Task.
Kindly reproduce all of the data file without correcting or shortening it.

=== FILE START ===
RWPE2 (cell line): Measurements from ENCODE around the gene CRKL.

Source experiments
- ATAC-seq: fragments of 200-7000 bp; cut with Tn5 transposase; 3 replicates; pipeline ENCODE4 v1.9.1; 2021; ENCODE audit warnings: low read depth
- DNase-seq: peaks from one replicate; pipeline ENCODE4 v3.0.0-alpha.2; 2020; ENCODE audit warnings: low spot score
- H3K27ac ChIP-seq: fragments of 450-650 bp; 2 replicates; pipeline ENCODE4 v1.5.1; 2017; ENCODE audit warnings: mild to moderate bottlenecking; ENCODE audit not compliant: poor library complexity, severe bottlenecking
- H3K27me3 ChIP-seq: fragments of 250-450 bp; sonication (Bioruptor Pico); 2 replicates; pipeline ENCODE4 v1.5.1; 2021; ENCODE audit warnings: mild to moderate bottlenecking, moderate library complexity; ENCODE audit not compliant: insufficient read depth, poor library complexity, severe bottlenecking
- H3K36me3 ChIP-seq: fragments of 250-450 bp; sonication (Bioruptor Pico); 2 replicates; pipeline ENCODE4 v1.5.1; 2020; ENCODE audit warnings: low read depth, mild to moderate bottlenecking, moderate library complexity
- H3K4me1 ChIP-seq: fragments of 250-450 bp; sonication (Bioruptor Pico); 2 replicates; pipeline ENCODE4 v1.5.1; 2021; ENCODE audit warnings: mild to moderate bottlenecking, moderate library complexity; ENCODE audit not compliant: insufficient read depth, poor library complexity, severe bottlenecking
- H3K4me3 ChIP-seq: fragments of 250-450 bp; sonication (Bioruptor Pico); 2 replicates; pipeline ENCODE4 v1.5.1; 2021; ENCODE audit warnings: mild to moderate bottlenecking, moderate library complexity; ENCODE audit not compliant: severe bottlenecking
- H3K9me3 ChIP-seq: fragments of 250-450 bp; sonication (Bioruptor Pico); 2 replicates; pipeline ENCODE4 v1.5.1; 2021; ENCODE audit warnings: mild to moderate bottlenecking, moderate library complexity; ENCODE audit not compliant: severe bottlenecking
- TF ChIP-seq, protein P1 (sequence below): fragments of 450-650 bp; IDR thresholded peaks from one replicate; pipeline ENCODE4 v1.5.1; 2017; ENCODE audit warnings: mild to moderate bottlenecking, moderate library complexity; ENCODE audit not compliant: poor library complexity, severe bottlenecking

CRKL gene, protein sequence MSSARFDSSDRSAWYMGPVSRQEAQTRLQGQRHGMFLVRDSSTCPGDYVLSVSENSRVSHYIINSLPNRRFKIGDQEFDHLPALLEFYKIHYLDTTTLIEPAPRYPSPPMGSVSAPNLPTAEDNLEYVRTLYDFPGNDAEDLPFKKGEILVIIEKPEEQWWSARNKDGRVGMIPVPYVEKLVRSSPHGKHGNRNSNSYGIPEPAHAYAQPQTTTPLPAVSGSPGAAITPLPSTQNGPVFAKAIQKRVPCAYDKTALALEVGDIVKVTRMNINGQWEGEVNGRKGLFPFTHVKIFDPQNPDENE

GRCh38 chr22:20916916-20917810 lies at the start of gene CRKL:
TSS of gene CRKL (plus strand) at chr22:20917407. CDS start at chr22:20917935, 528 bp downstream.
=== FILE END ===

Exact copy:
RWPE2 (cell line): Measurements from ENCODE around the gene CRKL.

Source experiments
- ATAC-seq: fragments of 200-7000 bp; cut with Tn5 transposase; 3 replicates; pipeline ENCODE4 v1.9.1; 2021; ENCODE audit warnings: low read depth
- DNase-seq: peaks from one replicate; pipeline ENCODE4 v3.0.0-alpha.2; 2020; ENCODE audit warnings: low spot score
- H3K27ac ChIP-seq: fragments of 450-650 bp; 2 replicates; pipeline ENCODE4 v1.5.1; 2017; ENCODE audit warnings: mild to moderate bottlenecking; ENCODE audit not compliant: poor library complexity, severe bottlenecking
- H3K27me3 ChIP-seq: fragments of 250-450 bp; sonication (Bioruptor Pico); 2 replicates; pipeline ENCODE4 v1.5.1; 2021; ENCODE audit warnings: mild to moderate bottlenecking, moderate library complexity; ENCODE audit not compliant: insufficient read depth, poor library complexity, severe bottlenecking
- H3K36me3 ChIP-seq: fragments of 250-450 bp; sonication (Bioruptor Pico); 2 replicates; pipeline ENCODE4 v1.5.1; 2020; ENCODE audit warnings: low read depth, mild to moderate bottlenecking, moderate library complexity
- H3K4me1 ChIP-seq: fragments of 250-450 bp; sonication (Bioruptor Pico); 2 replicates; pipeline ENCODE4 v1.5.1; 2021; ENCODE audit warnings: mild to moderate bottlenecking, moderate library complexity; ENCODE audit not compliant: insufficient read depth, poor library complexity, severe bottlenecking
- H3K4me3 ChIP-seq: fragments of 250-450 bp; sonication (Bioruptor Pico); 2 replicates; pipeline ENCODE4 v1.5.1; 2021; ENCODE audit warnings: mild to moderate bottlenecking, moderate library complexity; ENCODE audit not compliant: severe bottlenecking
- H3K9me3 ChIP-seq: fragments of 250-450 bp; sonication (Bioruptor Pico); 2 replicates; pipeline ENCODE4 v1.5.1; 2021; ENCODE audit warnings: mild to moderate bottlenecking, moderate library complexity; ENCODE audit not compliant: severe bottlenecking
- TF ChIP-seq, protein P1 (sequence below): fragments of 450-650 bp; IDR thresholded peaks from one replicate; pipeline ENCODE4 v1.5.1; 2017; ENCODE audit warnings: mild to moderate bottlenecking, moderate library complexity; ENCODE audit not compliant: poor library complexity, severe bottlenecking

CRKL gene, protein sequence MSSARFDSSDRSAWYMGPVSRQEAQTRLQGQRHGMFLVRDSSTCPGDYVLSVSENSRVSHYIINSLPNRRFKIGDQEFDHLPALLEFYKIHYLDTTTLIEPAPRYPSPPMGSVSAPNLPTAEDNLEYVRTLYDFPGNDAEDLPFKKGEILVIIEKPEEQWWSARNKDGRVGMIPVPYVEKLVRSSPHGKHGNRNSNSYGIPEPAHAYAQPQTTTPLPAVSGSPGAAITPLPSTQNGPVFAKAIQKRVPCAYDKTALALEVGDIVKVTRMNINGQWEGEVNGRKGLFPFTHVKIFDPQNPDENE

GRCh38 chr22:20916916-20917810 lies at the start of gene CRKL:
TSS of gene CRKL (plus strand) at chr22:20917407. CDS start at chr22:20917935, 528 bp downstream.